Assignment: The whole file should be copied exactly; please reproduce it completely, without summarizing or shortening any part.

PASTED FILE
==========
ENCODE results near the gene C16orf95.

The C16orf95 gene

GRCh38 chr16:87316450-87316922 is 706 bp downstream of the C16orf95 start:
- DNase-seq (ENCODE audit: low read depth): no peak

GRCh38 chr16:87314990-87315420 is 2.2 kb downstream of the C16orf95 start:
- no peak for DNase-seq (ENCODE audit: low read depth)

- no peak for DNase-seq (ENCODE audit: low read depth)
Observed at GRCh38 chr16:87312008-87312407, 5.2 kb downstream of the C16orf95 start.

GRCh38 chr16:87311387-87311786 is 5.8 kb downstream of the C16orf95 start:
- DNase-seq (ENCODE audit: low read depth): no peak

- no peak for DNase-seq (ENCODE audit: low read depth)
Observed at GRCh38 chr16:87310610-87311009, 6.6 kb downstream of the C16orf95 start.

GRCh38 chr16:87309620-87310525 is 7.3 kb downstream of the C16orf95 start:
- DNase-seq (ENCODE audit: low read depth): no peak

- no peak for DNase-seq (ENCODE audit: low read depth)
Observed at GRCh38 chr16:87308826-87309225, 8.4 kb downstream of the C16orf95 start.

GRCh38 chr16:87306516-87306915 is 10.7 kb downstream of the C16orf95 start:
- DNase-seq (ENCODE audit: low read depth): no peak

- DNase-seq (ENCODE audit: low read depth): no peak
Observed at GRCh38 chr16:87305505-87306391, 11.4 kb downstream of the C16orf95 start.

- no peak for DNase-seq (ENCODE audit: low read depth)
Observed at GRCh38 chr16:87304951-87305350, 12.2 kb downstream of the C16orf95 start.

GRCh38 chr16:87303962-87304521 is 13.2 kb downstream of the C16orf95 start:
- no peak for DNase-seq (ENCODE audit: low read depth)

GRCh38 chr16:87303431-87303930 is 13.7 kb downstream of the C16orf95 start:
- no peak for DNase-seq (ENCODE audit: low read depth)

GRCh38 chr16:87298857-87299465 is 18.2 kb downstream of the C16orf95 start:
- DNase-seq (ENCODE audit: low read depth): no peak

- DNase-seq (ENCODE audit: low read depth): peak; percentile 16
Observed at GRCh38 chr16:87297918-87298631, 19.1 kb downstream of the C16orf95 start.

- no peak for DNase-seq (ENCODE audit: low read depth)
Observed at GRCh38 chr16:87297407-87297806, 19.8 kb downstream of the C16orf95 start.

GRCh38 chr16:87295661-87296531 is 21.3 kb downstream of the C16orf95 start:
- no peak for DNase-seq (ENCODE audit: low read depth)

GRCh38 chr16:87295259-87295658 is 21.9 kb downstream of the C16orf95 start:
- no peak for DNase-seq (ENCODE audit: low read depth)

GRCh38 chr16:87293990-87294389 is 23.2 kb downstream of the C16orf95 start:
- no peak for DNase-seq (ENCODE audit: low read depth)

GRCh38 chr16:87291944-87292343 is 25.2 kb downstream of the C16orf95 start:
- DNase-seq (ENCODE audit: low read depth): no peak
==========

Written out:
ENCODE results near the gene C16orf95.

The C16orf95 gene

GRCh38 chr16:87316450-87316922 is 706 bp downstream of the C16orf95 start:
- DNase-seq (ENCODE audit: low read depth): no peak

GRCh38 chr16:87314990-87315420 is 2.2 kb downstream of the C16orf95 start:
- no peak for DNase-seq (ENCODE audit: low read depth)

- no peak for DNase-seq (ENCODE audit: low read depth)
Observed at GRCh38 chr16:87312008-87312407, 5.2 kb downstream of the C16orf95 start.

GRCh38 chr16:87311387-87311786 is 5.8 kb downstream of the C16orf95 start:
- DNase-seq (ENCODE audit: low read depth): no peak

- no peak for DNase-seq (ENCODE audit: low read depth)
Observed at GRCh38 chr16:87310610-87311009, 6.6 kb downstream of the C16orf95 start.

GRCh38 chr16:87309620-87310525 is 7.3 kb downstream of the C16orf95 start:
- DNase-seq (ENCODE audit: low read depth): no peak

- no peak for DNase-seq (ENCODE audit: low read depth)
Observed at GRCh38 chr16:87308826-87309225, 8.4 kb downstream of the C16orf95 start.

GRCh38 chr16:87306516-87306915 is 10.7 kb downstream of the C16orf95 start:
- DNase-seq (ENCODE audit: low read depth): no peak

- DNase-seq (ENCODE audit: low read depth): no peak
Observed at GRCh38 chr16:87305505-87306391, 11.4 kb downstream of the C16orf95 start.

- no peak for DNase-seq (ENCODE audit: low read depth)
Observed at GRCh38 chr16:87304951-87305350, 12.2 kb downstream of the C16orf95 start.

GRCh38 chr16:87303962-87304521 is 13.2 kb downstream of the C16orf95 start:
- no peak for DNase-seq (ENCODE audit: low read depth)

GRCh38 chr16:87303431-87303930 is 13.7 kb downstream of the C16orf95 start:
- no peak for DNase-seq (ENCODE audit: low read depth)

GRCh38 chr16:87298857-87299465 is 18.2 kb downstream of the C16orf95 start:
- DNase-seq (ENCODE audit: low read depth): no peak

- DNase-seq (ENCODE audit: low read depth): peak; percentile 16
Observed at GRCh38 chr16:87297918-87298631, 19.1 kb downstream of the C16orf95 start.

- no peak for DNase-seq (ENCODE audit: low read depth)
Observed at GRCh38 chr16:87297407-87297806, 19.8 kb downstream of the C16orf95 start.

GRCh38 chr16:87295661-87296531 is 21.3 kb downstream of the C16orf95 start:
- no peak for DNase-seq (ENCODE audit: low read depth)

GRCh38 chr16:87295259-87295658 is 21.9 kb downstream of the C16orf95 start:
- no peak for DNase-seq (ENCODE audit: low read depth)

GRCh38 chr16:87293990-87294389 is 23.2 kb downstream of the C16orf95 start:
- no peak for DNase-seq (ENCODE audit: low read depth)

GRCh38 chr16:87291944-87292343 is 25.2 kb downstream of the C16orf95 start:
- DNase-seq (ENCODE audit: low read depth): no peak